Vertical transmission of learned signatures in a wild parrot
Learned birdsong is a widely used animal model for understanding the acquisition of human speech. Male songbirds often learn songs from adult males during sensitive periods early in life, and sing to attract mates and defend territories. In presumably all of the 350+ parrot species, individuals of both sexes commonly learn vocal signals throughout life to satisfy a wide variety of social functions. Despite intriguing parallels with humans, there have been no experimental studies demonstrating learned vocal production in wild parrots. We studied contact call learning in video-rigged nests of a well-known marked population of green-rumped parrotlets (Forpus passerinus) in Venezuela. Both sexes of naive nestlings developed individually unique contact calls in the nest, and we demonstrate experimentally that signature attributes are learned from both primary care-givers. This represents the first experimental evidence for the mechanisms underlying the transmission of a socially acquired trait in a wild parrot population.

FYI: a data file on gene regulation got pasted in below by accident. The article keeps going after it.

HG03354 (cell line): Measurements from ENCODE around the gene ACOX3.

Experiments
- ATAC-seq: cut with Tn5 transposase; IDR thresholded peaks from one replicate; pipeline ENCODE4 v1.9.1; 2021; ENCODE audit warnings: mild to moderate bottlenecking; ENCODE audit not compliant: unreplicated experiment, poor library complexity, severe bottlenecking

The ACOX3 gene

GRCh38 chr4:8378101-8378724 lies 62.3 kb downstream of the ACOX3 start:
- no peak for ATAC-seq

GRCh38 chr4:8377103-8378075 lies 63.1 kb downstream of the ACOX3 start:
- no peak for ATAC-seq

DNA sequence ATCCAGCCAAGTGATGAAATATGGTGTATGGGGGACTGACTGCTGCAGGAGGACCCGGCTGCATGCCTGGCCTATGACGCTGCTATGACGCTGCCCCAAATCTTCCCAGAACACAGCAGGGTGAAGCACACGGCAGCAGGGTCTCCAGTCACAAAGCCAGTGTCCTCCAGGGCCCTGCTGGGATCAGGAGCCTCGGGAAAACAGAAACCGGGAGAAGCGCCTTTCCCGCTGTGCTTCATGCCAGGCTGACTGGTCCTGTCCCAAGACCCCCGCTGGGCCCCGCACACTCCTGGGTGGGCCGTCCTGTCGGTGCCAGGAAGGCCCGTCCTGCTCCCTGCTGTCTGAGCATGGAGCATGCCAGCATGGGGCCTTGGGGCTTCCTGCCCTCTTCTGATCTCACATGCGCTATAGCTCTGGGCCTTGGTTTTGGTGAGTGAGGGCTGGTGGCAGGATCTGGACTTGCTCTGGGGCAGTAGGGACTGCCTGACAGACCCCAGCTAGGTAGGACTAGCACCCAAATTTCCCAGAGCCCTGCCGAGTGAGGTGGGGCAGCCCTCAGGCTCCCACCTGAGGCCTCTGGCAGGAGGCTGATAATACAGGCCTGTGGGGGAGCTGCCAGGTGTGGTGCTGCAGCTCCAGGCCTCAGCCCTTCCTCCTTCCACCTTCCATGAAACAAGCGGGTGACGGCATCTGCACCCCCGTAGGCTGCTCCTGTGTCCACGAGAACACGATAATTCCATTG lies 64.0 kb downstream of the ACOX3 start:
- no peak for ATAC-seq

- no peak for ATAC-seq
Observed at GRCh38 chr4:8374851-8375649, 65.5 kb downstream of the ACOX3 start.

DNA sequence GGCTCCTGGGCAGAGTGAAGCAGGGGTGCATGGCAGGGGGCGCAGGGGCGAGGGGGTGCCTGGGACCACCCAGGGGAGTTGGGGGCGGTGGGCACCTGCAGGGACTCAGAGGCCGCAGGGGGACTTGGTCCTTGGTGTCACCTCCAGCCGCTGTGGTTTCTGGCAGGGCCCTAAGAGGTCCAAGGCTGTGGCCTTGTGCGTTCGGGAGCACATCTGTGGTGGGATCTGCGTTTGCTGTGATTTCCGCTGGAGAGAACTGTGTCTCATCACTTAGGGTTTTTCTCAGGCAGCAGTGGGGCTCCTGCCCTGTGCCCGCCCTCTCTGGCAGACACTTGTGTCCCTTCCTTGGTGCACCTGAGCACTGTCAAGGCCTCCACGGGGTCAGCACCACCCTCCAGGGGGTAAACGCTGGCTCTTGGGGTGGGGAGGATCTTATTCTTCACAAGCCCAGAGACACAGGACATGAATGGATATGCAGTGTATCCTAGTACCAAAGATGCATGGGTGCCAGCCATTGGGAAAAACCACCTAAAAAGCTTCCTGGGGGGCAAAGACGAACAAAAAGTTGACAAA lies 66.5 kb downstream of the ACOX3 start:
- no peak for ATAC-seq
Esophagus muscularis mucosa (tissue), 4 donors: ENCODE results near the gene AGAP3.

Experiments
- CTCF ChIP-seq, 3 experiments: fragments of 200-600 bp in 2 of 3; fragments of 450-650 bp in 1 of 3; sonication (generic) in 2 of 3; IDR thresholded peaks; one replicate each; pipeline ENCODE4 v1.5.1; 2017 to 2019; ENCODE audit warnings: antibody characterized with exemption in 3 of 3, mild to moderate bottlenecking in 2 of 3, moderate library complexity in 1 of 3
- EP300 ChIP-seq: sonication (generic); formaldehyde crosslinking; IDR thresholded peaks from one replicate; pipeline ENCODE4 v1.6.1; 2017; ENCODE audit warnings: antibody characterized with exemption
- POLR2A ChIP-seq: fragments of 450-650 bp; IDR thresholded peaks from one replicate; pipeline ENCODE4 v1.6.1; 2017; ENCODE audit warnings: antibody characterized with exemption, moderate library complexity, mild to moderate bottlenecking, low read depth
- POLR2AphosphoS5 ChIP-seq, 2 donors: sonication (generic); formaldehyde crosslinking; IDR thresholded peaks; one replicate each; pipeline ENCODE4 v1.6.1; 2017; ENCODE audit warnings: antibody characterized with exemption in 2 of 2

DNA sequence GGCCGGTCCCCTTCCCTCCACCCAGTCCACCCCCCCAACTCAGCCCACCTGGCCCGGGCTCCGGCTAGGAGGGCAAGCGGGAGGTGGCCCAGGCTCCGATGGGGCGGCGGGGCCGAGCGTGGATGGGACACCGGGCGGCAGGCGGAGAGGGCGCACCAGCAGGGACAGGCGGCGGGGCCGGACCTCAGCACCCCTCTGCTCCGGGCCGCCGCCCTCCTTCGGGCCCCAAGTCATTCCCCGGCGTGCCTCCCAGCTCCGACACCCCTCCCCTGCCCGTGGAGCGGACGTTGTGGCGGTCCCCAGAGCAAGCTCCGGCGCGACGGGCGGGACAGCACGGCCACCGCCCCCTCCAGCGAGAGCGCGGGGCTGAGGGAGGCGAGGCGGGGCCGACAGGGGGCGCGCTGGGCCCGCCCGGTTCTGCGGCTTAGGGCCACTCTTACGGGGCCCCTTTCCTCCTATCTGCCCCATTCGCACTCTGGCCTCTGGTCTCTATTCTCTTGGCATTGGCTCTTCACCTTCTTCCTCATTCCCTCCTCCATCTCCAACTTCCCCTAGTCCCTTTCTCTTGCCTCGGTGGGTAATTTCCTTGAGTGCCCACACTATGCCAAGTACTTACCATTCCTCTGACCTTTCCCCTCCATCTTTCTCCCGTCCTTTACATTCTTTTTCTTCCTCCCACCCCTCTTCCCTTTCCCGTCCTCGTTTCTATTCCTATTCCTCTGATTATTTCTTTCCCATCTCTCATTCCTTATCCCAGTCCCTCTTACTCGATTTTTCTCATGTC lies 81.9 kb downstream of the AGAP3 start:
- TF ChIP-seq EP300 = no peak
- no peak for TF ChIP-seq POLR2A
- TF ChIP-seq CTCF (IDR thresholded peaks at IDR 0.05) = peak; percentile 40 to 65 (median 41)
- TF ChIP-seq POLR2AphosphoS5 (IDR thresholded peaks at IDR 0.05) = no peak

Berg, K. S., Delgado, S., Cortopassi, K. A., Beissinger, S. R., & Bradbury, J. W. (2012). Vertical transmission of learned signatures in a wild parrot. Proceedings. Biological sciences, 279(1728), 585–591. https://doi.org/10.1098/rspb.2011.0932
Proceedings. Biological sciences